MannKind (NASDAQ:56400P706) faced three big hurdles going into 2013. Now, the company has cleared one of them: MannKind announced results from phase 3 studies of its inhaled insulin, Afrezza, Wednesday morning. Here are the highlights of those results -- and what they might mean as the company attempts to leap over the two remaining hurdles.
A giant leap
To get technical, MannKind just leaped two hurdles, as there were two phase 3 clinical studies. One study related to type 1, diabetes while the other involved type 2 diabetes.
In the type 1 diabetes study, 518 patients on basal-bolus insulin therapy were divided into three groups. The first group continued on subcutaneous insulin aspart in combination with a basal insulin. The second group switched to Afrezza using MannKind's next-generation Dreamboat inhaler in combination with basal insulin. The third group switched to Afrezza using the older MedTone inhaler along with basal insulin.
There weren't any significant pulmonary-function differences between the group using the Dreamboat inhaler and the group using the MedTone inhaler. This finding will help MannKind make the case that previous data showing a positive pulmonary safety profile with the MedTone inhaler should apply for the Dreamboat inhaler as well.
The type 1 diabetes study results showed that the Afrezza group using the Dreamboat inhaler showed A1C level decreases comparable to insulin aspart. Patients taking Afrezza also experienced significantly less hypoglycemia and significant decreases in fasting blood glucose levels than did patients taking insulin aspart.
In the type 2 diabetes study, patients taking Afrezza in combination with metformin with or without another oral medication experienced significant reductions in A1C levels compared to patients taking only oral therapy. Over a 24-week period, the A1C level for patients in the study's Afrezza group saw mean A1C level reduction of 0.82%. The mean A1C level for patients taking only oral medication dropped 0.42%.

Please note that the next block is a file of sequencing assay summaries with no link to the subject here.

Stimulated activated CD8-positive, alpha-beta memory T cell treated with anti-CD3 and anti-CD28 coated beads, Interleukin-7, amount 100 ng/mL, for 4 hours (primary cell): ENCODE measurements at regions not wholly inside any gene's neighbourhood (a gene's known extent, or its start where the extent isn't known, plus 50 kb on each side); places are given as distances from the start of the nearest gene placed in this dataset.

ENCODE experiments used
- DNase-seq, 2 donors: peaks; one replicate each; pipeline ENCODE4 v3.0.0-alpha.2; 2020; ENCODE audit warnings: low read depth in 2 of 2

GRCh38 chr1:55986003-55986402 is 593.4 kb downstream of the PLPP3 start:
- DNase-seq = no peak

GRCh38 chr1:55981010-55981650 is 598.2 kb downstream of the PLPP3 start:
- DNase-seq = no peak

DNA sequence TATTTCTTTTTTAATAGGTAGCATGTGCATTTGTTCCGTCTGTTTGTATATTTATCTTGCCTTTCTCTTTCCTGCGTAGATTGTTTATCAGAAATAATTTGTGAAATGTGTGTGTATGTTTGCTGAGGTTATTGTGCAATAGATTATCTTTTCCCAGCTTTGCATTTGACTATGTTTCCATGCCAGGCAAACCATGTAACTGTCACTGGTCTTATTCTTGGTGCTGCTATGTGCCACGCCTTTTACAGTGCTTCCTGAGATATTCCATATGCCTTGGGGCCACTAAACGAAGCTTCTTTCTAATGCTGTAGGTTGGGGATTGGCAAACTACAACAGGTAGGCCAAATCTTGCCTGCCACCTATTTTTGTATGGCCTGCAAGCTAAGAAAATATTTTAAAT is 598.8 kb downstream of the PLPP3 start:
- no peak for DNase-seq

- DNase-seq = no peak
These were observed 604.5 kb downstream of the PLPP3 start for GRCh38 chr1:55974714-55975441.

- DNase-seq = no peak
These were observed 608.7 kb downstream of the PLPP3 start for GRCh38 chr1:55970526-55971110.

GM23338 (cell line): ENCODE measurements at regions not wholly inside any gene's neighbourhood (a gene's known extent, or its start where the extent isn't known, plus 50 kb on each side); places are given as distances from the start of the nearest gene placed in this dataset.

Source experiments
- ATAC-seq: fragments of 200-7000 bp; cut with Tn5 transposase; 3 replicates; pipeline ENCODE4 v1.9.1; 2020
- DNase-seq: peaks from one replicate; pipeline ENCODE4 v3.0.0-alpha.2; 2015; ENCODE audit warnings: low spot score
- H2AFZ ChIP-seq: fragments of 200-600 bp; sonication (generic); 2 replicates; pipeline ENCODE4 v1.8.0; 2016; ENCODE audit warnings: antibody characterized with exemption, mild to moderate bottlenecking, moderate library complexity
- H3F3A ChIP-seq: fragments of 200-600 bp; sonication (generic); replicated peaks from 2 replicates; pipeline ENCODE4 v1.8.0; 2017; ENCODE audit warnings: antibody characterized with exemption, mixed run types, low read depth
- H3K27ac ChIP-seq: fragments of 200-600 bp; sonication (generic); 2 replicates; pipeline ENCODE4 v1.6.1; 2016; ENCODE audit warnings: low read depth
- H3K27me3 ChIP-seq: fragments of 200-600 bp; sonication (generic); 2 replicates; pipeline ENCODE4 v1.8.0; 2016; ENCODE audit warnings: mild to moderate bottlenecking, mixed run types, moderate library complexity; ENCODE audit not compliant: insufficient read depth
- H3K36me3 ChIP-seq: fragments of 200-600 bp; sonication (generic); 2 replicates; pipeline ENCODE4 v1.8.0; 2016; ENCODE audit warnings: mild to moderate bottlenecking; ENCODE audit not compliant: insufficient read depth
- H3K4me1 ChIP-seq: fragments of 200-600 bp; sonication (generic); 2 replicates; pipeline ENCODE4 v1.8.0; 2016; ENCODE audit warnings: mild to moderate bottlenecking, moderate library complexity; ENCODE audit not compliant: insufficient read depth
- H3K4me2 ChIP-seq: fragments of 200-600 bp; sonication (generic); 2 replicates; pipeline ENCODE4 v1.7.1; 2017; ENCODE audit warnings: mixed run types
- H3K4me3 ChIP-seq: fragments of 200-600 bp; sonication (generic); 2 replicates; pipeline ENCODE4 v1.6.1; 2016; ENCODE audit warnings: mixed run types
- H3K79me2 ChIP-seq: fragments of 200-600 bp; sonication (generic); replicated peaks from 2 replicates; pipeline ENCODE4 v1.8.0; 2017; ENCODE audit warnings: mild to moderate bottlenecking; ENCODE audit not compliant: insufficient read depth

Both studies also found that Afrezza was generally well-tolerated. Were there any negatives in these phase 3 results? Yes, there was one negative -- but it was totally expected.
The type 2 diabetes study found that slightly more than two-thirds of the patients taking Afrezza plus metformin experienced hypoglycemia (low blood sugar). Only 30.1% of patients taking oral therapy alone had hypoglycemia. However, there wasn't a statistically significant difference between the groups in incidence of severe hypoglycemia.
Two hurdles to go
MannKind will still analyze the clinical results more, but the next big hurdle is to obtain regulatory approval for Afrezza. The company has previously stated that it plans to resubmit the New Drug Application for Afrezza in October. Given positive findings from both studies, I expect that MannKind will finally get that long-hoped-for approval sometime in 2014.
The biggest hurdle of all, though, is to successfully commercialize Afrezza. MannKind will have to win where others have failed miserably.
Pfizer (NYSE:PFE) lost nearly $3 billion in its attempt to market Exubera, the inhaled insulin developed by Nektar Therapeutics (NASDAQ:NKTR). Eli Lilly (NYSE:LLY) halted its inhaled-insulin development program in 2008 before it even reached the market.
There are plenty of reasons why this time will be different for MannKind, though. Afrezza -- and, more importantly, the Dreamboat inhaler -- seem likely to overcome the hurdles that tripped up Pfizer. However, MannKind won't be able to succeed all by itself; it needs a partner to bring Afrezza to market.
Al Mann, MannKind's founder and CEO, has mentioned that the company has been in discussions with potential partners. Those talks are likely to kick into high gear now that the clinical study results have been announced.
Pfizer and Lilly could both be reasonable fits and might even be among those companies to which Al Mann alluded. I think Sanofi (NASDAQ:SNY) could be in the mix as well. The French drugmaker is a leader with its insulin products, and Afrezza could be a nice addition to its portfolio. For that matter, an acquisition of MannKind might even be more tempting to Sanofi than a partnership on Afrezza.
All this is speculation for now, of course. We'll probably find out in the next few months which partner (or acquirer) will step forward. MannKind's easy jump over the clinical-study hurdle, though, makes it much more likely to successfully make the next couple of jumps.